Born in 1989.
Taylor Alison Swift was born on December 13, 1989, in Reading, Pennsylvania. The daughter of two bankers – her father, Scott Kingsley Swift, worked at Merrill Lynch; her mother Andrea spent time as a mutual fund marketing executive — Taylor was raised on a Christmas Tree Farm in suburban Wyomissing together with her younger brother Austin. She began to show interest in music at the age of nine, and Shania Twain wound up as her biggest formative influence. Soon, she learned how to play guitar and began writing songs, signing a music management deal with Dan Dymtrow. Taylor started to work regularly at local talent contests, eventually winning a chance to open for Charlie Daniels. When she was eleven, she took her homemade demo tapes to Nashville and continued traveling back and forth to Music City for the next three years. At fourteen, Taylor and her family permanently moved to the Nashville suburb of Hendersonville, Tennessee, with the intent of furthering her music career. At the time she was already on the radar of the music industry, signing a development deal with RCA Records in 2004. Taylor sharpened her skills with a variety of professional songwriters, forming the strongest connections with Liz Rose. Taylor’s original songs earned her a deal with Sony/ATV Music Publishing, but not long after that 2004 deal she parted ways with Dymtrow and RCA, all with the intent of launching her recording career now, not later.
Things started moving swiftly once Taylor came to the attention of Scott Borchetta, a former DreamWorks Records exec about to launch Big Machine Records. Borchetta saw Taylor perform at a songwriters showcase at the Bluebird Cafe and he signed her to Big Machine in 2005; shortly afterward, she started work on her debut album with producer Nathan Chapman, who’d previously helmed demos for Taylor.
“Taylor Swift” appeared in October 2006 to strong reviews, boasting Taylor’s original song credits on every one of the record’s 11 songs (she penned three on her own), which touched upon topics like heartbreak and bullying she faced at school. Taylor made sure to work the album hard, appearing at every radio or television event offered and marshaling a burgeoning fan base through use of MySpace. “Tim McGraw,” the first song released from the album, did well but “Teardrops on My Guitar” and “Our Song” did even better on both the pop and country charts, where she racked up five consecutive Top Ten singles. Taylor’s honesty and relatability appealed to fans from all walks of life, and went on to become the longest-charting album of the 2000s, spending 227 weeks on the Billboard 200. Other successes followed in the wake of the debut — a Grammy nomination for “Best New Artist” (she lost to Amy Winehouse) — but Taylor concentrated on delivering her sophomore set.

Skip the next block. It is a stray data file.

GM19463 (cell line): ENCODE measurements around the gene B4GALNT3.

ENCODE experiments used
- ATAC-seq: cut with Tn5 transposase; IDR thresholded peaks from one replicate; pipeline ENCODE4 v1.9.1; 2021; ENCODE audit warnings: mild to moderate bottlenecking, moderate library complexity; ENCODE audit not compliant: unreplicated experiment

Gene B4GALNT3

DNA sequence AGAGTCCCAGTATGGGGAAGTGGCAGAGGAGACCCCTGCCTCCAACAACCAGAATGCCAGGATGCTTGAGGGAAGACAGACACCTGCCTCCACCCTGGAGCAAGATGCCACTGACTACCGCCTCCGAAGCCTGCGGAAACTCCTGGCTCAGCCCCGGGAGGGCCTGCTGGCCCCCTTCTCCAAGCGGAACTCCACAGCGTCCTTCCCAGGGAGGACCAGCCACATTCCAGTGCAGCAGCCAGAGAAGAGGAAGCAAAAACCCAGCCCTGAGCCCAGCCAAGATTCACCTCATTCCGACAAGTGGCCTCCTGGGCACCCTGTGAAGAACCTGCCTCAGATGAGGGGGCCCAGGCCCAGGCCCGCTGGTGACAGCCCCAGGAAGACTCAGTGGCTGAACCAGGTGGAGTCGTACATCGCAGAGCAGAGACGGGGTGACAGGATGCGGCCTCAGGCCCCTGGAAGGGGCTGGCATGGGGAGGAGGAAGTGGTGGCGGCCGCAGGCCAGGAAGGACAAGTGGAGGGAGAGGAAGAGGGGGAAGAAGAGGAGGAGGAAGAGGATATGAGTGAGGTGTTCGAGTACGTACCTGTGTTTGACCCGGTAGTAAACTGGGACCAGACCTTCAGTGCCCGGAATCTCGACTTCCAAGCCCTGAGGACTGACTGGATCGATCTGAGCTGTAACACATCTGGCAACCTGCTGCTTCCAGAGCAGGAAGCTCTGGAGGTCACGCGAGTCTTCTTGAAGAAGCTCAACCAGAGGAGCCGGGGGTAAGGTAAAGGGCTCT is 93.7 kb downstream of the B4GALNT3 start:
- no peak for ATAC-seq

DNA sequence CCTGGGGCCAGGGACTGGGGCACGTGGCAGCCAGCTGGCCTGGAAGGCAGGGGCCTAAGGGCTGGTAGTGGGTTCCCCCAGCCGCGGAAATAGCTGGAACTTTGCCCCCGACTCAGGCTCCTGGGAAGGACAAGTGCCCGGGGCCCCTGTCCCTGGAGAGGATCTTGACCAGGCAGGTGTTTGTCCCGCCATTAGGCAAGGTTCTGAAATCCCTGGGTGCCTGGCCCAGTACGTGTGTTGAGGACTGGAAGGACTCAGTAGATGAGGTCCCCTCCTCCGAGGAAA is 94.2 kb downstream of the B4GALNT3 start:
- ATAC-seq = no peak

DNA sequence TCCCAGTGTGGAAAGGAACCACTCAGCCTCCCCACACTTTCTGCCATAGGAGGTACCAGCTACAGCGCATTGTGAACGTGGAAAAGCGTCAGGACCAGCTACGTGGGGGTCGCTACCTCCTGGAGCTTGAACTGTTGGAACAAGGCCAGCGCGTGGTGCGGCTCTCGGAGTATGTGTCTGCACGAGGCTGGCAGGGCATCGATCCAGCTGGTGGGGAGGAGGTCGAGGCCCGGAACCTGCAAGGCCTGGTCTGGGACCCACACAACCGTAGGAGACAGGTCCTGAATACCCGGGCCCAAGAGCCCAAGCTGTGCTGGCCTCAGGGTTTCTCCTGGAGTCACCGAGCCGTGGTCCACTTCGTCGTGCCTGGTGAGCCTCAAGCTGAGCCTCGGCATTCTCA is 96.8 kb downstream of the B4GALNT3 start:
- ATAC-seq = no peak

“Fearless“, came in November 2008 and cemented her status as a country superstar, while tracks like “Love Story” and “You Belong With Me” also garnered mainstream attention. Not only did the record become her first No. 1 on the Billboard 200, but it also became the most-awarded country album of all time, winning accolades such as the Grammy award for “Album of the Year“. At the time, then-20-year-old Taylor was the youngest person to have ever received the honor. In the process, Taylor found a mass audience. However, along with the success also came some headlines, first in the form of an infamous appearance at the 2009 MTV Video Music Awards where her acceptance speech was interrupted by Kanye West, who burst on-stage to declare that Beyoncé deserved the award more, but her romances also started gaining attention, notably a liaison with Twilight star Taylor Lautner, who appeared with the singer in the 2009 film “Valentine’s Day”.
Following the success of “Fearless”, some had doubts about Taylor’s songwriting abilities. So she decided to write her third album, “Speak Now“, alone to prove herself. Released in October 2010, the album was another massive first-week smash that refused to lose momentum. Hit singles like “Mine” and “Mean,” which won two Grammys, played a big factor in its success not just on the country charts but on pop radio as well. It became the fastest-selling digital album by a female artist in the U.S., selling over 278,000 digital downloads in its first week and saw great success at fan-influenced shows like the Billboard Music Awards. By this point, Taylor had moved into the stratosphere of superstardom.
Taylor turned toward following a pop path on her fourth album, hiring such mainstream musicians as Dan Wilson, Butch Walker, and Britney Spears producer Max Martin. This mainstream pulse was evident on “We Are Never Ever Getting Back Together,” the first single from “RED”. Upon its October 2012 release, the album shattered expectations by selling over a million copies in its first week, a notable achievement that was doubly impressive in an era of declining sales. Once again, Taylor’s album had legs: it was certified platinum seven times in the U.S. and its international sales outstripped those of “Speak Now” by far. She supported “RED” with an international tour in 2013 and 2014 and more hits came, including “I Knew You Were Trouble.” and “22.” Despite being a cult-classic, “RED” eventually infamously lost the Grammy for “Album of the Year”, pushing Taylor to change her sound and approach to music entirely.